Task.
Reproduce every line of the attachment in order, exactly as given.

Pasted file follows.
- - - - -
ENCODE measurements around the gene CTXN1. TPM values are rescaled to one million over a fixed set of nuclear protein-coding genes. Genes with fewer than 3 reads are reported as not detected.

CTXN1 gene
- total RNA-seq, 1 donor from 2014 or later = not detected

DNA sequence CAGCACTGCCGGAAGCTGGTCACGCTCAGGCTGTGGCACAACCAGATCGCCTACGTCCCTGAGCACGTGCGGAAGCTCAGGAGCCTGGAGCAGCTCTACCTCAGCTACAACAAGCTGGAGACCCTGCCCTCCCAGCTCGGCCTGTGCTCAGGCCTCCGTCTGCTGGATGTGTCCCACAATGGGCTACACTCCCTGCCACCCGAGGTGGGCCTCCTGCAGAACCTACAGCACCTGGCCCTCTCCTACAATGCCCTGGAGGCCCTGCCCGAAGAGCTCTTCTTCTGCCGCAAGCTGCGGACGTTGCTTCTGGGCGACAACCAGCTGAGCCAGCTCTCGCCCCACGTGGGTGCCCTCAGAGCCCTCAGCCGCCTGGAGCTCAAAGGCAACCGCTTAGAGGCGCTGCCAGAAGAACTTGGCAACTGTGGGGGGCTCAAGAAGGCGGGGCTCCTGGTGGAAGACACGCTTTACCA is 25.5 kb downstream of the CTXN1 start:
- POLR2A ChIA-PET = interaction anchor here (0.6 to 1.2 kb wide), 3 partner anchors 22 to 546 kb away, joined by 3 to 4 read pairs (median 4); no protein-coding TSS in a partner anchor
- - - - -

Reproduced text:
ENCODE measurements around the gene CTXN1. TPM values are rescaled to one million over a fixed set of nuclear protein-coding genes. Genes with fewer than 3 reads are reported as not detected.

CTXN1 gene
- total RNA-seq, 1 donor from 2014 or later = not detected

DNA sequence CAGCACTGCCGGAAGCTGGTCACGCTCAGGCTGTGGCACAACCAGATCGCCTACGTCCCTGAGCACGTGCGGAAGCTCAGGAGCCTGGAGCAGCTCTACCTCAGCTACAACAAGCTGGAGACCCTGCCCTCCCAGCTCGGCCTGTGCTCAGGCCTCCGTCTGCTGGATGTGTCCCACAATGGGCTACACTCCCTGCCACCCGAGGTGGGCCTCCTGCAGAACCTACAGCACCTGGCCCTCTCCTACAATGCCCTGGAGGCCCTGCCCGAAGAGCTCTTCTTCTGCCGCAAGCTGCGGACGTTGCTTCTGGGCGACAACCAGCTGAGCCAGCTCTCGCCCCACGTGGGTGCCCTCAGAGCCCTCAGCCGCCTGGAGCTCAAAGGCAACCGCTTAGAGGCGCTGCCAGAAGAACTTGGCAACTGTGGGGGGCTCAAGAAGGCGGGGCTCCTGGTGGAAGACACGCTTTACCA is 25.5 kb downstream of the CTXN1 start:
- POLR2A ChIA-PET = interaction anchor here (0.6 to 1.2 kb wide), 3 partner anchors 22 to 546 kb away, joined by 3 to 4 read pairs (median 4); no protein-coding TSS in a partner anchor